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5 Written questions

5 Matching questions

  1. prescription pad
  2. nursing care plan
  3. long-term care unit dose system
  4. individual prescription order system
  5. Special documentation circumstances
  1. a prescriptions for patient's leaving hospital; presc given at clinics, outpatient surgeyr; additional info may be written "take with meals"; duration; pharmacies require patient's age and address on the presc
  2. b is an adaptation of the system used in the acute care setting. This is designed with ind drawers to hold one resident's med containers for 1 week. Drawer is labeled with the resident's name, room #, pharmacy name and telephone number and name of the health care facility.
  3. c pt refuses med (thoroughly record incident and reason for refusal in nurses notes; notify dr; med error occurs
  4. d after initial data collection, this is done and this incorporates nursing diagnoses, critical pathway info, and physician-ordered and nursing-ordered care.
  5. e meds are dispensed from the pharmacy upon receipt of a prescription or drug order for an ind patient. Pharmacy sends supply of med ina bottle or box for patient, may hold 3-5 day supply. Meds are stored in med cabinet at nurse's station, med is removed as needed. ADVANTAGES: Review of prescription by nurse and pharmacist so greater patient safety; less chance for deterioration or expiration; easier inventory control; less chance for misuse by others; easier to charge patient; med is available for stat or prn usage. DISADVANTAGES: Frequent need to return or discard unused meds; complex ordering, preparing, administering, controlling, and recording systems required-time consuming

5 Multiple choice questions

  1. summary sheet; consent forms; physician's order form; H&P form; progress notes; critical pathways; nurses notes; lab tests record; graphic record; flow sheets; consultation reports; other diagnostic reports; MAR: PRN or unscheduled med record; case management; patient education record
  2. nurses record ongoing assessments of the patient's condition; responses to nursing interventions ordered by the physician or those initiated by the nurse; evaluations of the effectiveness of nursing interventions; procedures completed by other health professionals and other pertinent info such as physician or family visits and the patient's responses after these visits.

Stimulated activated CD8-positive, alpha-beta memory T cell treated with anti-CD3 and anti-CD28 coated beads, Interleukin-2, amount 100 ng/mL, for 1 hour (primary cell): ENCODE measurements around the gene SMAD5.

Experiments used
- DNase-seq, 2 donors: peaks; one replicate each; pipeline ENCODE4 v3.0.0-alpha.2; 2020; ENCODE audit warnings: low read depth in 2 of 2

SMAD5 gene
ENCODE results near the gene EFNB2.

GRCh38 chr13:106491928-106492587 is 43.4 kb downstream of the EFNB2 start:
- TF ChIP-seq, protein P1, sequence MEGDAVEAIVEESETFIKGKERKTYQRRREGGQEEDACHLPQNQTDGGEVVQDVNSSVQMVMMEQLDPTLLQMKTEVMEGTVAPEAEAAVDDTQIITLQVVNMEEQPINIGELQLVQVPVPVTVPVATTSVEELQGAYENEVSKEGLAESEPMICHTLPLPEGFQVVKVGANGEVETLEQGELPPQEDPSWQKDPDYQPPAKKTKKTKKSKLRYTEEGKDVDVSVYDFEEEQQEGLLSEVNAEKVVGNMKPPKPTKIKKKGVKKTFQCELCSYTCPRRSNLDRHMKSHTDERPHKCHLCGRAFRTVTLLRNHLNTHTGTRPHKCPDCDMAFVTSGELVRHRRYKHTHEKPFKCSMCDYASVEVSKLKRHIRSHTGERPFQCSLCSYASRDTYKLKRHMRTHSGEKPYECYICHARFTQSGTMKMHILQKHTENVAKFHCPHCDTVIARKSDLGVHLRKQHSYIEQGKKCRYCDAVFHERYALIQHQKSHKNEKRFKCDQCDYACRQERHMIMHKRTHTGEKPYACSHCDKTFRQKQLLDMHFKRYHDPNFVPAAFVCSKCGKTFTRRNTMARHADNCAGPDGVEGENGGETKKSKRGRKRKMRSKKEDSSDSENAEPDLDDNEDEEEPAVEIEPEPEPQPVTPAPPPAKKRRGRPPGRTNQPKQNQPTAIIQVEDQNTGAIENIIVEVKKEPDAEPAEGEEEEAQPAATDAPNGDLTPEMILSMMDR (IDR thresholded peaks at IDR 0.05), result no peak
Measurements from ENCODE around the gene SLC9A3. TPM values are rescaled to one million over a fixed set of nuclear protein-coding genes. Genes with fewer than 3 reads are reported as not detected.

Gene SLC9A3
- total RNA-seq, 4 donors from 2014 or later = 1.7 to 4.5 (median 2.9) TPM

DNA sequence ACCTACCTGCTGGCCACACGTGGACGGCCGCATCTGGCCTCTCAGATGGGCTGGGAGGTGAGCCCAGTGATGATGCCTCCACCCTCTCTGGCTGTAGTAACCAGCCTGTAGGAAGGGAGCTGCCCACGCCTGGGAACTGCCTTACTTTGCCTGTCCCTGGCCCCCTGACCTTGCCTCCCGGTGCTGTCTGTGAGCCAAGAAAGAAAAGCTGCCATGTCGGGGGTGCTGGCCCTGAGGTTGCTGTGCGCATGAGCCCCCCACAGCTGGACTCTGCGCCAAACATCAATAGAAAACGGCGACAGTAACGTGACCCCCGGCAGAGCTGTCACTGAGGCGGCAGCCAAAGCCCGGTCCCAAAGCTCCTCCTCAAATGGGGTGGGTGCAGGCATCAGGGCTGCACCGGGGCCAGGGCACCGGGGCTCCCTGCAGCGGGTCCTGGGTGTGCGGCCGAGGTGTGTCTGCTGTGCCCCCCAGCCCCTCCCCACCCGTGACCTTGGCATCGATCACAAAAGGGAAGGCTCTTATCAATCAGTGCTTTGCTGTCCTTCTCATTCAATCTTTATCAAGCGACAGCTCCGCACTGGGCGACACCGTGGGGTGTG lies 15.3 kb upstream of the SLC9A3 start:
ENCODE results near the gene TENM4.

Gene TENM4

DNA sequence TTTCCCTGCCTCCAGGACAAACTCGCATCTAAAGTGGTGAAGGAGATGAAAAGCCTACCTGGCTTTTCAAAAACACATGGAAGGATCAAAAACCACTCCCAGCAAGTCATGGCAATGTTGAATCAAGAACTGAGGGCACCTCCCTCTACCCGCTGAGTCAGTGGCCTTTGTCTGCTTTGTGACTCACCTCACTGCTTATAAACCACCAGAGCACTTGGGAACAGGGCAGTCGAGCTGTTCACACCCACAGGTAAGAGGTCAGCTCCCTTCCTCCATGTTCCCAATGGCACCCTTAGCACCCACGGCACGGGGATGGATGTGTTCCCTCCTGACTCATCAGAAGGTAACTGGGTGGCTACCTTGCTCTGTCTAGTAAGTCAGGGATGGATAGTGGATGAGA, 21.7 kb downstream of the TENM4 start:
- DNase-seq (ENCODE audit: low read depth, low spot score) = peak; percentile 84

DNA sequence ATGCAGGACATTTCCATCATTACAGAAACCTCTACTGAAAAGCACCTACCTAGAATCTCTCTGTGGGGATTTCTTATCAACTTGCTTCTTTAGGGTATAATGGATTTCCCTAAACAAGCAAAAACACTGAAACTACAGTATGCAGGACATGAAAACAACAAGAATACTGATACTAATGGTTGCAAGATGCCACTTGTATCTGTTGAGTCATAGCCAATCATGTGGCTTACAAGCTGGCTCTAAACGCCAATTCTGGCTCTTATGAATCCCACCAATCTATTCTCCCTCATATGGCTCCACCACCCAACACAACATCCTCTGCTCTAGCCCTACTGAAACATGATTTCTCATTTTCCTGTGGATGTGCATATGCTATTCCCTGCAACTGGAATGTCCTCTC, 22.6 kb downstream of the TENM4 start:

3. Right patient, drug, time, dose, route and documentation
  4. althought the physician may order the correct dosage of the med, changes in the pt's status may require that the dosage be altered; the nurse must use the proper equipment, the proper drug form and the proper concentration; calculations must be right; check usual drug dosage
  5. depends on severity of effects on the pt; if due to carelessness or negligence of the nurse, the nurse may be held legally liable; repeated errors cannot be ignored

5 True/False questions

  1. The right documentationnotation on chart should be made ASAP after administering; parenteral; MAR; progress notes. CAUTION: Never record meds that you did not give or record meds before they are given; never give med prepared by another nurse; you cannot assume that all of the rights were followed unless you do it yourself

          

  2. floor or ward stock systemfloor or ward stock system, ind presc. order system, unit dose system, automated dispensing system

          

  3. progress notesphysician records frequent observations of the patient's health status on this

          

  4. transcriptionprescriptions for patient's leaving hospital; presc given at clinics, outpatient surgeyr; additional info may be written "take with meals"; duration; pharmacies require patient's age and address on the presc

          

  5. laboratory tests recordis an example of manual recording of temp, pulse, resp and bp. Pain assessment nka the 5th vital sign can also be recorded on this.

          

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